“We learnt a lot with the first boat. The recent performance of the kite surfers vindicated our decision to build a new boat. I’m confident that Sailrocket 2 has the potential to take the record to new levels.”
Main Sailrocket sponsor Finn Strøm Madsen, President of Vestas Technology R&D, emphasises the Sailrocket team’s efforts in bringing knowledge about wind, design and sailing together in order to be the fastest in the world.
“Vestas has a deep interest in the Sailrocket project. By using innovation and technological breakthroughs you can harvest the power of wind with ever-improving efficiency. That is the key for both Vestas and Sailrocket. I look forward to seeing the new Vestas Sailrocket 2 push the boundaries of wind driven performance in the search of speed,” says Finn Strøm Madsen.
Launch details
Vestas Sailrocket 2 will be launched on 8 March at Venture Quays, in East Cowes on the Isle of Wight. Both Sailrocket boats will be shown to the public. For more information, please contact Paul Larsen, pilot and project Leader. Tel: +44 (0)79 4684 1929. E-mail: paularsen1@aol.com.
About Vestas Sailrocket
Vestas Sailrocket 2 is a speed sailing boat based on a unique, stabilising concept. Vestas Sailrocket has continuously pushed the limits for speed sailing and currently holds the B class world record for speed sailing. The sail and keel elements are positioned so that there is virtually no overturning moment and no net vertical lift. As a result, the only significant response to wind gusts is a change in speed.
For Paul Larsen and Malcolm Barnsley, design team member from Vestas, the Vestas Sailrocket 2 project is a realisation of their ultimate dream to design and sail the fastest boat on the planet.
Read more about Vestas Sailrocket at www.sailrocket.com.
About the ‘Outright world speed sailing record’
The Outright world speed sailing record is set by taking the average speed of a craft between two points set 500 meters apart. All records are observed and ratified by the sport’s governing body, the World Speed Sailing Record Council (WSSRC). It is open to all water borne sailing crafts from kite surfers to maxi multihulls.
In late October 2010, American Kite surfer Rob Douglas set the current record in Luderitz, Namibia with a speed of at 55.65 knots (64 mph, 104 kmh). In a month-long session the kite surfers took the record off the mighty French hydro-foiler Hydroptere and raised the record by over 4 knots. They are expected to go faster still in the coming year.
About Vestas
Every single day, Vestas wind turbines deliver clean energy that supports the global fight against climate change. Wind power from Vestas’ more than 43,000 wind turbines currently reduces carbon emissions by more than 40 million tons of CO2 every year, while at the same time building energy security and independence.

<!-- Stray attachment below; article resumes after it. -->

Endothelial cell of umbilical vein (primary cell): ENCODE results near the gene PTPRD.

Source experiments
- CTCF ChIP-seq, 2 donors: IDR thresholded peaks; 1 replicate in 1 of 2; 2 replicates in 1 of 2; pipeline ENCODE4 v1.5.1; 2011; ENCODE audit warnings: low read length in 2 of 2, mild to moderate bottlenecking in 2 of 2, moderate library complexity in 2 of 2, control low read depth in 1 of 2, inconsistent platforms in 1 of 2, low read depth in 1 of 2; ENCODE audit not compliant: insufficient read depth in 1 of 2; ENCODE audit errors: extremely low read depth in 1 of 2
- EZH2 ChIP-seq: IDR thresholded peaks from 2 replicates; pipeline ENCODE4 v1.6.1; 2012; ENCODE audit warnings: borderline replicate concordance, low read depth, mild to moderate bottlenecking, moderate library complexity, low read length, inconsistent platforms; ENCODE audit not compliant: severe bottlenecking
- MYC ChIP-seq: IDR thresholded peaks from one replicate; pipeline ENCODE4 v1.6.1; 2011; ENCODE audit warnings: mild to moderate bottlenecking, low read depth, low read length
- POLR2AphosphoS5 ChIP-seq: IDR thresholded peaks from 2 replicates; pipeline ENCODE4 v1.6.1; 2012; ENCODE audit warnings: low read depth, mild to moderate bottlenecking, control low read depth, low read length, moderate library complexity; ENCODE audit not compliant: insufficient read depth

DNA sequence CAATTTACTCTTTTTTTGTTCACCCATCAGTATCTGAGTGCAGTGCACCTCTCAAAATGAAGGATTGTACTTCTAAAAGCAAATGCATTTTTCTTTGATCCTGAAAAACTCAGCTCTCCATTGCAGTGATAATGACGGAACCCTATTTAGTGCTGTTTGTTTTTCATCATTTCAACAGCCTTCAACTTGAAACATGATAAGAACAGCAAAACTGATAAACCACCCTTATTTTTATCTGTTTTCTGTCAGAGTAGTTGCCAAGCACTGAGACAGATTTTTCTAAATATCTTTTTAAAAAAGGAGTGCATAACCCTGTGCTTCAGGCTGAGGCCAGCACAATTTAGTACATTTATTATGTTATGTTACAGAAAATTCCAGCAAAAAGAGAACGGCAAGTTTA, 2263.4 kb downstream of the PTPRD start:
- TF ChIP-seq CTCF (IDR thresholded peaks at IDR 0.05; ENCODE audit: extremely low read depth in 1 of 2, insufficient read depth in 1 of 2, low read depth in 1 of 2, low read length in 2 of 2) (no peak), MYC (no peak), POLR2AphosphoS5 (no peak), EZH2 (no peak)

Vestas is the world leader in wind technology, with a history of technological innovation and over 30 years of experience in developing, manufacturing, installing and maintaining wind turbines. Vestas was a pioneer in the wind industry and started to manufacture wind turbines in 1979. In 1987, the company began to concentrate exclusively on wind energy.
Today, Vestas operates in 66 countries, providing jobs for over 20,000 passionate people at our service and project sites, research facilities, factories and offices on six continents all over the world.
We invite you to learn more about Vestas by visiting our website at vestas.com.
Contact details:For more information, please contact:
Kasper Ibsen Beck, Communication Partner, Vestas Technology R&D Tel: +45 2287 8773
Mail: kaibe@vestas.com
Paul Larsen, Pilot and Project Leader, Sailrocket Tel: +44 (0)79 4684 1929

Vestas Wind Systems A/S Alsvej 21, 8940 Randers SV, Denmark Tel: +45 9730 0000, Fax: +45 9730 0001, E-mail: vestas@vestas.com, Web: www.vestas.com Bank: Nordea Bank Danmark A/S, Reg. No.: 2100, Account No.: DKK 0651 117097 - EUR 5005 677997 Company Reg. No.: 10 40 37 82 Company Reg. Name: Vestas Wind Systems A/S

Thu, 18 Feb 10

Paul Larsen and Malcolm Barnsley with Vestas Sailrocket 1

This summer, the huge ‘Union Jack’ doors of the Columbine shed in East Cowes will part and true to the shed's origins, one more and perhaps final, amazing flying boat will emerge. The UK based team behind the VESTAS SAILROCKET project are building a new boat to finish the job of setting the outright world speed sailing record. The new craft will be an evolution of the innovative concept upon which their original craft was based.


The new boat is being built in the VESTAS R&D facilities at East Cowes on the Isle of Wight. It will incorporate many features to make it more versatile and practical to sail at world record speeds in a wider range of winds and sea states. The team will launch the new boat in East Cowes in time for the British summer and hope to carry out testing in the UK over the following months. If initial trials go well, the team will endeavour to bring the world record back to UK waters.